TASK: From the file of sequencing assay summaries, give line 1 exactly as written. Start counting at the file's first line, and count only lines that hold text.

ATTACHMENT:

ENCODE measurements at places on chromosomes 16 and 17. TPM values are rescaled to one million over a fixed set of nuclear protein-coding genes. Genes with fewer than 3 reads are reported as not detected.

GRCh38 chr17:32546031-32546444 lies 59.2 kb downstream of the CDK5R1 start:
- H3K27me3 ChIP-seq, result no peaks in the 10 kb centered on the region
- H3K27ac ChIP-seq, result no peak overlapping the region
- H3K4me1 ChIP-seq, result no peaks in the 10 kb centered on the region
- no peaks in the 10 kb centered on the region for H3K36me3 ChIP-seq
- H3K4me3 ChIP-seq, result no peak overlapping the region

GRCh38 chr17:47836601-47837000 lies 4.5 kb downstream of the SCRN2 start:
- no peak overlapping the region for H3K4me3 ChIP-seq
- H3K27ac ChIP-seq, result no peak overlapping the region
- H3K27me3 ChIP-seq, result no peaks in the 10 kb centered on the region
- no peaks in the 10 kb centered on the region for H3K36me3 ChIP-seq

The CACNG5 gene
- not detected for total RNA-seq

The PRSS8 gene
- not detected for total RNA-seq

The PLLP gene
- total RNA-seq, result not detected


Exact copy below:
ENCODE measurements at places on chromosomes 16 and 17. TPM values are rescaled to one million over a fixed set of nuclear protein-coding genes. Genes with fewer than 3 reads are reported as not detected.